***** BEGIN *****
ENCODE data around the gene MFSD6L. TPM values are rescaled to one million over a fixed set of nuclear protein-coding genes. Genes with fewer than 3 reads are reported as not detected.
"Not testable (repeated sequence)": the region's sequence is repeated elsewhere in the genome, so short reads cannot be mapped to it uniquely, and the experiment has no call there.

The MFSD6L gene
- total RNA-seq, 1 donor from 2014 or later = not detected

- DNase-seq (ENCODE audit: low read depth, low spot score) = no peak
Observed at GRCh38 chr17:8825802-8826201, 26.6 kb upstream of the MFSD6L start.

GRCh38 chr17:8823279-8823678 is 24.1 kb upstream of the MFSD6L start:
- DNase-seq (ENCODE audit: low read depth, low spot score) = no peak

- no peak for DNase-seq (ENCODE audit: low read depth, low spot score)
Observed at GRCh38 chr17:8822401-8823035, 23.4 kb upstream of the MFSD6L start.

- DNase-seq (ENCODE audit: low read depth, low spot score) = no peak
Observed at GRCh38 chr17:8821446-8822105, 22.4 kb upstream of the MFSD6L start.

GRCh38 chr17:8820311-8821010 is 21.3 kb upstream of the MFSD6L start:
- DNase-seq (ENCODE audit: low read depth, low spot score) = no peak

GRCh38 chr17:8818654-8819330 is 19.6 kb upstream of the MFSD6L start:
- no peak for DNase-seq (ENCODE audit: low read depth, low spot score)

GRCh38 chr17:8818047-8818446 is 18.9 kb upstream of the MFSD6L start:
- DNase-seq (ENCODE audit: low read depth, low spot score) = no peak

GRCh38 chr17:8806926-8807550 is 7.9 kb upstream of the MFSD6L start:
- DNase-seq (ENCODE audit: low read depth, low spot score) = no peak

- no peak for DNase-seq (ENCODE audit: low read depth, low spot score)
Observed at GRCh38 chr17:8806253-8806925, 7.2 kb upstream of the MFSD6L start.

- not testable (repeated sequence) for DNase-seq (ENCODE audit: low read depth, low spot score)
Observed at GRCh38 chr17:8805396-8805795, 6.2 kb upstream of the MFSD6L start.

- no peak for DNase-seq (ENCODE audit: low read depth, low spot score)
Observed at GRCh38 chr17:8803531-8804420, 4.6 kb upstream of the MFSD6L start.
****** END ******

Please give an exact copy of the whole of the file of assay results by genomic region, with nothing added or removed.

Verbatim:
ENCODE data around the gene MFSD6L. TPM values are rescaled to one million over a fixed set of nuclear protein-coding genes. Genes with fewer than 3 reads are reported as not detected.
"Not testable (repeated sequence)": the region's sequence is repeated elsewhere in the genome, so short reads cannot be mapped to it uniquely, and the experiment has no call there.

The MFSD6L gene
- total RNA-seq, 1 donor from 2014 or later = not detected

- DNase-seq (ENCODE audit: low read depth, low spot score) = no peak
Observed at GRCh38 chr17:8825802-8826201, 26.6 kb upstream of the MFSD6L start.

GRCh38 chr17:8823279-8823678 is 24.1 kb upstream of the MFSD6L start:
- DNase-seq (ENCODE audit: low read depth, low spot score) = no peak

- no peak for DNase-seq (ENCODE audit: low read depth, low spot score)
Observed at GRCh38 chr17:8822401-8823035, 23.4 kb upstream of the MFSD6L start.

- DNase-seq (ENCODE audit: low read depth, low spot score) = no peak
Observed at GRCh38 chr17:8821446-8822105, 22.4 kb upstream of the MFSD6L start.

GRCh38 chr17:8820311-8821010 is 21.3 kb upstream of the MFSD6L start:
- DNase-seq (ENCODE audit: low read depth, low spot score) = no peak

GRCh38 chr17:8818654-8819330 is 19.6 kb upstream of the MFSD6L start:
- no peak for DNase-seq (ENCODE audit: low read depth, low spot score)

GRCh38 chr17:8818047-8818446 is 18.9 kb upstream of the MFSD6L start:
- DNase-seq (ENCODE audit: low read depth, low spot score) = no peak

GRCh38 chr17:8806926-8807550 is 7.9 kb upstream of the MFSD6L start:
- DNase-seq (ENCODE audit: low read depth, low spot score) = no peak

- no peak for DNase-seq (ENCODE audit: low read depth, low spot score)
Observed at GRCh38 chr17:8806253-8806925, 7.2 kb upstream of the MFSD6L start.

- not testable (repeated sequence) for DNase-seq (ENCODE audit: low read depth, low spot score)
Observed at GRCh38 chr17:8805396-8805795, 6.2 kb upstream of the MFSD6L start.

- no peak for DNase-seq (ENCODE audit: low read depth, low spot score)
Observed at GRCh38 chr17:8803531-8804420, 4.6 kb upstream of the MFSD6L start.